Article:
From the author of the best-selling Le Divorce and Le Mariage, a comedy of contemporary manners, morals, (ex)marriages, and motherhood (past, present, and future)--about an American woman leaving her 20-year marriage to her French second husband, returning to her native San Francisco and to the entwining lives of her children and grandchildren. “Delightful”--Claire Messud (Harper’s Magazine); “Razor-sharp prose and astute observations … a treat”--Publishers Weekly (starred review).
Lorna Mott Dumas, small, pretty, high-strung, the epitome of a successful woman--lovely offspring, grandchildren, health, a French husband, a delightful house and an independent career as an admired art lecturer involving travel and public appearances, expensive clothes. She's a woman with an uncomplicated, sociable nature and an intellectual life.
But in an impulsive and planned decision, Lorna has decided to leave her husband, a notorious tombeur (seducer), and his small ancestral village in France, and return to America, much more suited to her temperament than the rectitude of formal starchy France. For Lorna, a beautiful idyll is over, finished, done . . .
In Lorna Mott Comes Home, Diane Johnson brings us into the dreamy, anxiety-filled American world of Lorna Mott Dumas, where much has changed and where she struggles to create a new life to support herself. Into the mix--her ex-husband, and the father of her three grown children (all supportive), and grandchildren with their own troubles (money, divorce, real estate, living on the fringe; a thriving software enterprise; a missing child in the far east; grandchildren--new hostages to fortune; and, one, 15 years old, a golden girl yet always different, diagnosed at a young age with diabetes, and now pregnant and determined to have the child) . . .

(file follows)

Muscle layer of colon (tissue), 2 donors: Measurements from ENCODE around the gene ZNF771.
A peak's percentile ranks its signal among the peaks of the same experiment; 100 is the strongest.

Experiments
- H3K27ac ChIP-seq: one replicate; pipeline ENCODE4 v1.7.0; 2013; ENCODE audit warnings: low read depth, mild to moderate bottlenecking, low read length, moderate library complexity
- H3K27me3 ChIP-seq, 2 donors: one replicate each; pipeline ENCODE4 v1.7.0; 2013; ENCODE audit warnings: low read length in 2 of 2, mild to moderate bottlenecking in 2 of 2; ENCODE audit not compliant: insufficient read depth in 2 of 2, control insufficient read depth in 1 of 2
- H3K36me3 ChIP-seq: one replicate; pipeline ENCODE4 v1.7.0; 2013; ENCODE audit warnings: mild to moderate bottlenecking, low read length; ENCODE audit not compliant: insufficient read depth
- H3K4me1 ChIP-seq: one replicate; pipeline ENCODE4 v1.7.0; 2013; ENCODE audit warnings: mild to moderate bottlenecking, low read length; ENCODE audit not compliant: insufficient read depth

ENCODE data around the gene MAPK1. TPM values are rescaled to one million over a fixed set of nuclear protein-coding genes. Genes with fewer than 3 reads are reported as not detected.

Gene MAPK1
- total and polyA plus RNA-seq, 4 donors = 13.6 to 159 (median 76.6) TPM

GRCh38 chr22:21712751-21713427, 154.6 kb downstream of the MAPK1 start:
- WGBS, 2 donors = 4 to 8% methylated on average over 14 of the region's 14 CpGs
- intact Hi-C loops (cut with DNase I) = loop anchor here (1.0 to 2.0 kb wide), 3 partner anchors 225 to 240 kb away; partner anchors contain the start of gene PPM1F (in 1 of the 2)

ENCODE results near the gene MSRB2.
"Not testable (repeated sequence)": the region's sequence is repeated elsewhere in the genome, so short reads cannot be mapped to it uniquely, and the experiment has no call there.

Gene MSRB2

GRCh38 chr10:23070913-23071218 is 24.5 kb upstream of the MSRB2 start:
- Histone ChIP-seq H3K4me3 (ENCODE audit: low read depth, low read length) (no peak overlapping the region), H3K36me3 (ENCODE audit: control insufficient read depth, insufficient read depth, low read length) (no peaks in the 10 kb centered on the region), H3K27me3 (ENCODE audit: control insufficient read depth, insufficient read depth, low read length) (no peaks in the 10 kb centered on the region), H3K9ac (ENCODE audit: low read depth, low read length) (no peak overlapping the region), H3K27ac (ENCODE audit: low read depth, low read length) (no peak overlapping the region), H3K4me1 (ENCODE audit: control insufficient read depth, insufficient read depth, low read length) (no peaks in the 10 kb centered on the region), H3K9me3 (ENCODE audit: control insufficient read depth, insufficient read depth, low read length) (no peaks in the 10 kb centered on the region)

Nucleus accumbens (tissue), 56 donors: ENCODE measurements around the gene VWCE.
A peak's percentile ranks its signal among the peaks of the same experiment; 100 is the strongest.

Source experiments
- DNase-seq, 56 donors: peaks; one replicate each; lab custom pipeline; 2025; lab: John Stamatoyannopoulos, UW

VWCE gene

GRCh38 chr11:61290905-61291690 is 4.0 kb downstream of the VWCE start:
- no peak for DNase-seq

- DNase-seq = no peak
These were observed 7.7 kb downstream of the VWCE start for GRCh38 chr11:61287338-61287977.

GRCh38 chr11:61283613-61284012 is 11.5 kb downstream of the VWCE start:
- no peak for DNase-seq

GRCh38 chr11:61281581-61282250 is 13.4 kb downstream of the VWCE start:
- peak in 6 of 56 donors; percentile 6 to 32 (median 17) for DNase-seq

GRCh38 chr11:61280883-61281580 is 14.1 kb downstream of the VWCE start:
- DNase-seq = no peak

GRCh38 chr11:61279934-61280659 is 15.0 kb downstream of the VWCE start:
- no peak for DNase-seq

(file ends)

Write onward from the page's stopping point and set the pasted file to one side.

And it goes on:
In the midst of a large cast, the precarious balance of comedy and tragedy, happiness and anxiety, contentment and striving, generosity and greed, love and sex, Diane Johnson, our Edith Wharton of expat life, comes home to America to deftly, irresistibly portray, with the lightest of touch, the way we live now.
Johnson (Flyover Lives: A Memoir) makes a welcome return to her wheelhouse in this propulsive domestic dramedy of manners. Having lived for more that 20 years in a village with the "exigent rectitude of formal, starchy France," Lorna Mott Dumas leaves her philandering husband, onetime museum curator Armand-Loup, whose life consists of "sex, cassoulet and Bordeaux," to return home to San Francisco, hoping to reboot her floundering professional life as an academic, establish a career on the lecture circuit, and reconnect with three grown children from her failed first marriage. Prime among the crises and misfortunes she encounters are Lorna's pregnant and diabetic 15-year old granddaughter, Gilda. Lorna's relationship with Gilda becomes a focus of the narrative, and it gradually gives her a sense of purpose. Meanwhile, Lorna may have left France behind, but it didn't leave her. After a mudslide disinters the bones of a famous American painter back in the French village where she lived, Lorna is contacted by French police, entangling her in legal problems that eventually intertwine both story lines. Johnson's usual razor-sharp prose and astute observations are on full display as she tweaks comic incidents arising out of her characters' relationships. This provocative family chronicle resolves in a poignant ending with prospects for a promising sequel. The author's fans are in for a treat.